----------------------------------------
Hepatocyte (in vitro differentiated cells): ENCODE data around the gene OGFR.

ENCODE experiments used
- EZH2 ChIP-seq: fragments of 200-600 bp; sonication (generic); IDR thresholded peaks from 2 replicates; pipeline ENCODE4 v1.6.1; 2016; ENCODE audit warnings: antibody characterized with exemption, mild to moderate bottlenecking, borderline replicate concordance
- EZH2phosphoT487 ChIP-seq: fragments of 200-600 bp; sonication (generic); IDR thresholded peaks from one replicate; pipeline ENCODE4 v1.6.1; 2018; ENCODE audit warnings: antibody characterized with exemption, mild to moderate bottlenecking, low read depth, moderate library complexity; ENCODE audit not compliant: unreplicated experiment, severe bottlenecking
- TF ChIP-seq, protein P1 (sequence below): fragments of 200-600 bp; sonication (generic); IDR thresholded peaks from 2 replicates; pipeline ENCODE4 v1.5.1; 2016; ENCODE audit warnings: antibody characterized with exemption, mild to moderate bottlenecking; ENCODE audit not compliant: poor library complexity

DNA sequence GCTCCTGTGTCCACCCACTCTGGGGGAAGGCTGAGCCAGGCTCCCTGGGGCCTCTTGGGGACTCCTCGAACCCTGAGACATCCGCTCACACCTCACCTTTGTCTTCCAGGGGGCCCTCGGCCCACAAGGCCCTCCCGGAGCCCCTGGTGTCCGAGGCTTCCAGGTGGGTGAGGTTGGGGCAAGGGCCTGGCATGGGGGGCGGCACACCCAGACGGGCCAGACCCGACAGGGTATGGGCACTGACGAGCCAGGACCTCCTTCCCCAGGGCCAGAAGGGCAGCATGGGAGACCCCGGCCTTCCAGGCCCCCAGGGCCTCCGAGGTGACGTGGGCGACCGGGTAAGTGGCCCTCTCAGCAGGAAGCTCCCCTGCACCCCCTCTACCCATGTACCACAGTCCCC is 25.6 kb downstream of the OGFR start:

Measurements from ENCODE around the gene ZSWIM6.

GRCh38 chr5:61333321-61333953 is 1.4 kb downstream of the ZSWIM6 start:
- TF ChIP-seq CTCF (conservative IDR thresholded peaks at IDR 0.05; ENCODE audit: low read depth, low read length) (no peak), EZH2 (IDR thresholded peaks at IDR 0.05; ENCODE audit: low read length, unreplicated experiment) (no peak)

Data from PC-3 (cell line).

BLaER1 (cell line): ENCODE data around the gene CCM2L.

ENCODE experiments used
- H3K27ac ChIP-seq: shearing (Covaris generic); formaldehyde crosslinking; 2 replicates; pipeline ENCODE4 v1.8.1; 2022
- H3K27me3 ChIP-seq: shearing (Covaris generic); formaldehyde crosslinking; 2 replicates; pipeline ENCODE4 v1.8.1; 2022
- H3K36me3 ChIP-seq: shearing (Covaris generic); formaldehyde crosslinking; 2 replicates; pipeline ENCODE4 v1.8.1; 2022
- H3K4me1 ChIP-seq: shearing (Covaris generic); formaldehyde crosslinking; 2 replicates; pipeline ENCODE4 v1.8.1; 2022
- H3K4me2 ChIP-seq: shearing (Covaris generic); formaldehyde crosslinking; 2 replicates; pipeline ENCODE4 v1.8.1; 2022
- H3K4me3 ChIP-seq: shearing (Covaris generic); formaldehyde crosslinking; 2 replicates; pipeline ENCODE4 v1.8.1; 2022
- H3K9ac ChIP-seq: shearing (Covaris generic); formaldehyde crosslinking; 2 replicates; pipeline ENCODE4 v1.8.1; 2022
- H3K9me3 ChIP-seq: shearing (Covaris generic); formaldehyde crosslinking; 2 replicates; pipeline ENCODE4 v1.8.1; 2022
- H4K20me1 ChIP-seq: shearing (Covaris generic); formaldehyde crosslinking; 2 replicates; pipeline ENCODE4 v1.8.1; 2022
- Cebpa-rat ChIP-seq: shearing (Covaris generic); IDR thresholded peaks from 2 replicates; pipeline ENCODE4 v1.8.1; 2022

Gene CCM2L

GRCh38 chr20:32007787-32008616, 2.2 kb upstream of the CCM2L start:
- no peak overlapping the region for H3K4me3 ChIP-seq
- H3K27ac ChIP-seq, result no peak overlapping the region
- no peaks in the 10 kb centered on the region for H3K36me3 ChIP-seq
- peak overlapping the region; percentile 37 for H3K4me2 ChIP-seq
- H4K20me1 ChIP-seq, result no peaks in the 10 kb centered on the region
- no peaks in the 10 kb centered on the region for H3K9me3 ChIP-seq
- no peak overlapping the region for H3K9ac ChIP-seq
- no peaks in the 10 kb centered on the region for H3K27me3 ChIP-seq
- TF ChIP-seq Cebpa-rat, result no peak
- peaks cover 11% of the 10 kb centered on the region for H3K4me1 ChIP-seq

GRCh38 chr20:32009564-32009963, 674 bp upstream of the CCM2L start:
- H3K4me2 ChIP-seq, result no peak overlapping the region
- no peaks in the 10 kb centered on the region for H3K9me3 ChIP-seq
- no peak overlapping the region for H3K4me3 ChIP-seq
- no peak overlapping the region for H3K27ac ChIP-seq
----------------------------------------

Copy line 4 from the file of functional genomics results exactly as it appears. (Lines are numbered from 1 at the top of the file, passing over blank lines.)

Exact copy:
- EZH2phosphoT487 ChIP-seq: fragments of 200-600 bp; sonication (generic); IDR thresholded peaks from one replicate; pipeline ENCODE4 v1.6.1; 2018; ENCODE audit warnings: antibody characterized with exemption, mild to moderate bottlenecking, low read depth, moderate library complexity; ENCODE audit not compliant: unreplicated experiment, severe bottlenecking